“Racist agenda”: Fear, worries about the ban on the burqa in Sri Lanka | Religion news


Sri Lanka’s decision to ban the burqa on “national security” grounds while labeling its use as “religious extremism” has been called a “racist agenda” used to cause divisions in the country.

A burqa is an outer garment worn to cover the entire body and face and is used by some Muslim women.

Sri Lankan Public Security Minister Sarath Weerasekera said on Saturday he had signed a document for cabinet approval to ban the burqa, adding that the government also plans to ban more than 1,000 schools. Islamists who challenged national education policy.

Sri Lankans have expressed disapproval of the proposal, with many seeing the act as an attempt to appease Sri Lanka’s Buddhist majority and cause divisions.

Sri Lankan-born Muslim women wait in line for COVID-19 blood test in Colombo, Sri Lanka [Chamila Karunarathne/EPA]

“It’s a racist agenda,” Hilmy Ahamed, deputy chairman of the Sri Lankan Muslim Council, told Al Jazeera. “They are trying to convince Buddhists to go after Muslims.”

Sinhala Buddhists make up around 75% of the country’s 22 million people, with Muslims making up around 9%. Tamils ​​from ethnic minorities, who are predominantly Hindus, make up about 15 percent.

The signed documents banning the burqa were submitted on Friday, according to Weerasekera. The proposal requires Cabinet and Parliament approval, where the government has a two-thirds majority, before it becomes law.

“The burqa has a direct impact on national security,” Weerasekara said during a ceremony at a Buddhist temple on Saturday. “This is a sign of religious extremism that has emerged recently. We will certainly ban it.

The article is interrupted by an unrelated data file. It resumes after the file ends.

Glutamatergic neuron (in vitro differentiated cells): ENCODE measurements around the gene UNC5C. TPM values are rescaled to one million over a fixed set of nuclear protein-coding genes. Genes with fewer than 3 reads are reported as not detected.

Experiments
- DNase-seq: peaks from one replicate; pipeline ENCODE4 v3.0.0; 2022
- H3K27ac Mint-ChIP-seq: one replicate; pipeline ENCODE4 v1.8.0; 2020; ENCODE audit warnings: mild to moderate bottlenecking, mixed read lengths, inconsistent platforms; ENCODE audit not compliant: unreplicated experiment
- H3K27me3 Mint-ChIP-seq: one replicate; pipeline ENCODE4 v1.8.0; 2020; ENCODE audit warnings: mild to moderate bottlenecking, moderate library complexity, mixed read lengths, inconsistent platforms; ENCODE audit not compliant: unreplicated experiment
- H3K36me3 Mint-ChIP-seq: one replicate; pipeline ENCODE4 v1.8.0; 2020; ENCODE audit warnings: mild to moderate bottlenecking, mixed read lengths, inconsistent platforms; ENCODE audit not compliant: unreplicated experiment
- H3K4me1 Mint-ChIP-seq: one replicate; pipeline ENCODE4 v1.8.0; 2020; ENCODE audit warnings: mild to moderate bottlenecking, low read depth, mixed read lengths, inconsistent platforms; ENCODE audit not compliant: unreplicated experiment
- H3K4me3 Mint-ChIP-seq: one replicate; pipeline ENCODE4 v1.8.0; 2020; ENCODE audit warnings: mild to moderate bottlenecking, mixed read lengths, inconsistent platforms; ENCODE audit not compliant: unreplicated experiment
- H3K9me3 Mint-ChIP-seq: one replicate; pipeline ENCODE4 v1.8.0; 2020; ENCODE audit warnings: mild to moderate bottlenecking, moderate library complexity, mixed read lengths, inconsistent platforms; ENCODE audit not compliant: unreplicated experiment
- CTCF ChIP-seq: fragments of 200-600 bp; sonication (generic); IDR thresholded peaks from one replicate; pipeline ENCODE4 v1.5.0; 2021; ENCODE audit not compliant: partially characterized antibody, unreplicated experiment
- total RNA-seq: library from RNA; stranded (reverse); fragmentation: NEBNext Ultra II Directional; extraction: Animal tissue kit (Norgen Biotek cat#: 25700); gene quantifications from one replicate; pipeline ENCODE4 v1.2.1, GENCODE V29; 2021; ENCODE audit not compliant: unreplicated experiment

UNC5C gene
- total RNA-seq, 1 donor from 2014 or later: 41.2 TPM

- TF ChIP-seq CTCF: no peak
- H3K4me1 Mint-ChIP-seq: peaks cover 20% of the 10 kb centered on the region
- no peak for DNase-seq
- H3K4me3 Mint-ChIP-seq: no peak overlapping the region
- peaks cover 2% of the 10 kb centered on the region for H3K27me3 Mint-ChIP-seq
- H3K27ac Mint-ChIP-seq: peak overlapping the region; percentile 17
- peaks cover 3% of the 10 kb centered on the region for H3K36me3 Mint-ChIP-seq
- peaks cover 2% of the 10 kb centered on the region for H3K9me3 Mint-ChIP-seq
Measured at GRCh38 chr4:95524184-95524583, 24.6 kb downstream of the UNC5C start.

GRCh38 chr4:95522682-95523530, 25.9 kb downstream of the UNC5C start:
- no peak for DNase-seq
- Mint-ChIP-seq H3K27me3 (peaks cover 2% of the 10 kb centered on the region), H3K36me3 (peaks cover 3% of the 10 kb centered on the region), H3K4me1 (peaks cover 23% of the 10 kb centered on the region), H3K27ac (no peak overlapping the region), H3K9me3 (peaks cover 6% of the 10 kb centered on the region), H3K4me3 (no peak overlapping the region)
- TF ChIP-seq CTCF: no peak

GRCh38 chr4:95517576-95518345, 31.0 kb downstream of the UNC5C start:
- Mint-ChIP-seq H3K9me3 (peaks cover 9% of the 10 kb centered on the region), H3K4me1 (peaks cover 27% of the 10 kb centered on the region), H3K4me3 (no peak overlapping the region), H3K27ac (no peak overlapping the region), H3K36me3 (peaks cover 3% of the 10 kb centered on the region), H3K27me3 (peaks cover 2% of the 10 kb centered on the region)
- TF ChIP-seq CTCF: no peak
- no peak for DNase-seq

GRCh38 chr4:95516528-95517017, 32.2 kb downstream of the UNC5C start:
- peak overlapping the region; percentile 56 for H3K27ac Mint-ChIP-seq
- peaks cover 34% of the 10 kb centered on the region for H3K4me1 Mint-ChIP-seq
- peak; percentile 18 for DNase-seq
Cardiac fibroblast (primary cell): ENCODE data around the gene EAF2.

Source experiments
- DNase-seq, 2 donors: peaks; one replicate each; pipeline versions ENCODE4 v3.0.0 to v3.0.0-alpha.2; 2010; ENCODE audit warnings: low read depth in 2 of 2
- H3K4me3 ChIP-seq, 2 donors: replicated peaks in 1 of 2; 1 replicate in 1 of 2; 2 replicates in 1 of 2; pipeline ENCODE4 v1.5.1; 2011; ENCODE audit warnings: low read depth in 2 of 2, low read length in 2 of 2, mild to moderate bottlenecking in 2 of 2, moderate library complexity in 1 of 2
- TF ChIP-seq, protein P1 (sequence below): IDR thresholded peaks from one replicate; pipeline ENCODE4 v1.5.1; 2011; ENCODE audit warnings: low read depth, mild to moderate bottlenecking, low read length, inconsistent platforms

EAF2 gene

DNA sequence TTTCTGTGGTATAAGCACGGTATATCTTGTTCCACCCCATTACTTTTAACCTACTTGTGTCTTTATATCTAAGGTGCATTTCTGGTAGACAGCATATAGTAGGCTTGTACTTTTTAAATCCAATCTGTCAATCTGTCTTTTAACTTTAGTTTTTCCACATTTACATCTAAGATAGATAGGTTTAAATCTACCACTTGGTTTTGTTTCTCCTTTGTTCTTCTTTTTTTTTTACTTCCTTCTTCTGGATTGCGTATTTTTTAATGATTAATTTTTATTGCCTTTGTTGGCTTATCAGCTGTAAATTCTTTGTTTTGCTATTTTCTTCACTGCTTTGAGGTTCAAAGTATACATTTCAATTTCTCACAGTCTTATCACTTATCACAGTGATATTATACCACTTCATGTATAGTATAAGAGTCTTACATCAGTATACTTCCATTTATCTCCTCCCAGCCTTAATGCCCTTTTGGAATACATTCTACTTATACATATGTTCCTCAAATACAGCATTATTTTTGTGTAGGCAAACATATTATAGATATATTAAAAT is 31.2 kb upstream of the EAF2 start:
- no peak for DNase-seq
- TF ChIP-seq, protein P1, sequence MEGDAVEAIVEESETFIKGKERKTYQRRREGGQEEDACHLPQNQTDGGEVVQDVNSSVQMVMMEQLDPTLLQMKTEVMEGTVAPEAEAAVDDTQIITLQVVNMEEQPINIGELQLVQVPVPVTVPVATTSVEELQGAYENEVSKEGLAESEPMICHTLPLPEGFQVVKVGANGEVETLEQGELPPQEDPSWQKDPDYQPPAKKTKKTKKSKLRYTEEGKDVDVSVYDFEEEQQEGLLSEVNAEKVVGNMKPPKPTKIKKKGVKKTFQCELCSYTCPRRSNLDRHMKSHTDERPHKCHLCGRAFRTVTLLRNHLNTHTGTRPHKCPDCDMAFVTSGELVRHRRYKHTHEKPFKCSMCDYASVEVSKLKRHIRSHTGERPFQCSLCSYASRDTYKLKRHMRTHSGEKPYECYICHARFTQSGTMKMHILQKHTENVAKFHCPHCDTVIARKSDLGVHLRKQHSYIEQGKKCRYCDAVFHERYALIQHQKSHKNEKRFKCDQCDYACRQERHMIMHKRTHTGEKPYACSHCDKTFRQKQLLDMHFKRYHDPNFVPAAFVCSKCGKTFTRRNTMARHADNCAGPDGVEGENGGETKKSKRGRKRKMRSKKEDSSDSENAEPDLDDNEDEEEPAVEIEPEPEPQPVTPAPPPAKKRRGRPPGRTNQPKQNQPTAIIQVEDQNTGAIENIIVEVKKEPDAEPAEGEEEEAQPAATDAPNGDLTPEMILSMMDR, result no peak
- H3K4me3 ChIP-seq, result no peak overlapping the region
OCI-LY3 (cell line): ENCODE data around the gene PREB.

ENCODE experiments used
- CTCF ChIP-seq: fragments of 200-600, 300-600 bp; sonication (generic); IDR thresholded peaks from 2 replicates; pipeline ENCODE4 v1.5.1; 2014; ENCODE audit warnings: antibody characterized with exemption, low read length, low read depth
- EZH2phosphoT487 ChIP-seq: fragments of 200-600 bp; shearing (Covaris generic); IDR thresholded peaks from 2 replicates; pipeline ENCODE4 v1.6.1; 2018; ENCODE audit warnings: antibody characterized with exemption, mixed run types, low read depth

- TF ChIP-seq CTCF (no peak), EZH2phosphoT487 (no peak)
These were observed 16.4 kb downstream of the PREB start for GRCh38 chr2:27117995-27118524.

Weerasekera’s announcement came weeks before the second anniversary of the 2019 Easter attacks on three churches and three luxury hotels in the country, which killed at least 269 people.

Two local Muslim groups who had pledged allegiance to the ISIL group (ISIL) have been blamed for the attacks.

“He [wearing a burqa] should be seen as a right of choice for women, ”Ahamed added.

“They forcibly cremated over 350 Muslims [COVID-19 deaths] against their religious beliefs and now they want to ban madrasas and the burqa. Will there be the same scrutiny on Christian and Buddhist education that serves the same purpose as madarasas to educate theologians?

In March of last year, the government imposed regulations that the bodies of COVID-19 victims could not be cremated. The rules banned burial, saying the virus could be spread by contaminating groundwater.

The ban was lifted last month after criticism from international rights groups around the world and months of protests mainly by Muslim groups.

True Cally Balthazaar, a gender activist based in the capital, Colombo, said the move would affect the lives of Muslims in the country after the government ordered the cremation of COVID-19 victims.

“I don’t think anyone making decisions about the burqa is doing so for national security purposes or with women’s rights in mind. I think the burqa has become the symbol of a power struggle that the state wants to control, ”Balthazaar told Al Jazeera.

“Having solved the cremation problem, we now have to face it. It affects the lives of Muslims, especially women, in the country. “

‘Public awareness of what the burqa is’

The burqa was temporarily banned after the 2019 bombings, sparking a mixed reaction with activists claiming it “violated the right of Muslim women to practice their religion freely.”

Jamila Husain, a Colombo-based journalist, said there was a need to “educate the public about what the burqa really is.”

“Few people other than Muslims know the difference between the burqa, the hijab and the niqab. Lack of awareness could lead to discrimination or targeting of Muslim women, ”Husain told Al Jazeera.

“After the Easter Sunday attacks, when the burqa was temporarily banned, Muslim women even covering their faces or heads with shawls were abused or threatened because some non-Muslims assumed that covering their heads was prohibited. So there needs to be adequate awareness before it becomes law. “

Sri Lanka was called on by the United Nations Human Rights Council last month to hold perpetrators of human rights abuses to account and bring justice to victims of its 26-year-old civil war , including for their treatment of Muslims.





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